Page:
(Megaptera novaeangliae)

OSU researchers miniaturized the radio tag in 1997 so it could be implanted as a dart into humbacks, which are known as the "singing" whales. Dr. Bruce Mate says of this revolutionary development, "By tagging humpback whales in Hawaii with these new tags, we traced the first complete migration route between a whale's breeding and feeding areas.

The route was a surprise—it went to Russia, via the Aleutian Islands. We did not know whales breeding in Hawaii went there." In 1998, another humpback was tracked from Hawaii to the Queen Charlotte Islands of British Columbia in just 30 days and then for an additional three months of feeding in Southeast Alaska. Other incomplete migration trajectories from Hawaii suggest destinations along the Aleutians, perhaps into the Bering Sea.

During the summer of 1997, OSU researchers tagged 12 humpback whales feeding in Southeast Alaska and observed them for two months. The graduate researchers recorded no evidence of infection or changes in behavior. One whale was tracked for five months (the longest tracking time to date) and provided the first information about how whales move within their feeding range. Most whales tended to stay in the sheltered waters of Southeast Alaska and separately visited specific areas.

Our field season in 2004 was part of the TOPP program (Tagging of Pacific Pelagics), co-funded by the Sloan, Packard and Gordon Moore foundations. We used our new research boat, the R/V Pacific Storm, to travel from Oregon to the waters off central California in search of blue and humpback whales. This season was extremely successful: in four weeks we tagged 29 animals, eight of them with new depth tags.

In the summer of 2005 we returned to the waters off central California for another field season of tagging blue and humpback whales as part of the TOPP program.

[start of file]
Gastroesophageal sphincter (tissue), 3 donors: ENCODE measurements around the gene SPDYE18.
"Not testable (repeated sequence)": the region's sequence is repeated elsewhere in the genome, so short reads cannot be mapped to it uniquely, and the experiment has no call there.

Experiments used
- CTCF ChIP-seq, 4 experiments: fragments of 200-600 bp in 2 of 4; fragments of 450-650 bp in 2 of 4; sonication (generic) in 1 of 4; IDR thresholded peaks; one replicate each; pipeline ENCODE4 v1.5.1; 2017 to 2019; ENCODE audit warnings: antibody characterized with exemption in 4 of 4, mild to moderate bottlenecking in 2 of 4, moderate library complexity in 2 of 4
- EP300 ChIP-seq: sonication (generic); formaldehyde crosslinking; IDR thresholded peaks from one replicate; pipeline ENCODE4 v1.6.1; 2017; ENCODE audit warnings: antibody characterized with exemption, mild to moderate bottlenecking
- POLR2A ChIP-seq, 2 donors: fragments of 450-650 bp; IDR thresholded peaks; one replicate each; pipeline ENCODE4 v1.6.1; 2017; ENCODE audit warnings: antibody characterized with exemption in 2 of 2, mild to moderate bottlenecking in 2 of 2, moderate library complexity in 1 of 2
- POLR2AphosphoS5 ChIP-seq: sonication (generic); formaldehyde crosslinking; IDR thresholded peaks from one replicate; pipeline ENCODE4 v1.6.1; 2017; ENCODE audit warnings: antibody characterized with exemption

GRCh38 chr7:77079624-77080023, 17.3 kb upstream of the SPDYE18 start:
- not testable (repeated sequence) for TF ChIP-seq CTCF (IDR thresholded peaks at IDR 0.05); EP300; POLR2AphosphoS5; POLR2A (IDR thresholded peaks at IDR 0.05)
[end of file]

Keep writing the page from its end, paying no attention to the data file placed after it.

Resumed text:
If you’d like to read more about our humpback research, check out:

Local and migratory movements of Hawaiian humpback whales tracked by satellite telemetry

Bruce R. Mate, Robert Gisiner and Joseph Mobley

Abstract: We examined inter-island movements and offshore migrations of six humpback whales (Megaptera novaeangliae) tagged during March and April 1995 with satellite-monitored radio tags off Kauai, Hawaii. The tags transmitted 0.5-17 days (Ö=8.5 ± 2.7 days) and produced 1-66 locations that met our screening criteria. Total travel distances per individual ranged from 30 to 1860 km. After screening criteria were applied, satellite-acquired locations ranged from 1.8 to 3.9/day for individuals (group average 2.7/day). One adult traveled 250 km to Oahu in 4 days. Another visited Penguin Bank and five islands (820 km) in 10 days, suggesting faster inter-island movement than had been previously thought. Three whales traveled independent, parallel courses toward the upper Gulf of Alaska on north-northeast headings. A female with a calf was the fastest: 670 km in 4.5 days (150 km/day). Two whales traveled for 14.7 and 17 days, an average speed of 110 km/day (4.5 km/h). A 4200-km migration to the upper Gulf of Alaska at that speed would take 39 days. If the fastest whale’s speed was maintained on a straight course, the entire migration could be accomplished in as little time as 28 days. Based on the two longest tracks, the first third of the migration route is within 1º of magnetic north. These data represent the first route and travel speeds for humpbacks migrating from Hawaii toward Alaska.

Canadian Journal of Zoology 76:863-868 (1998)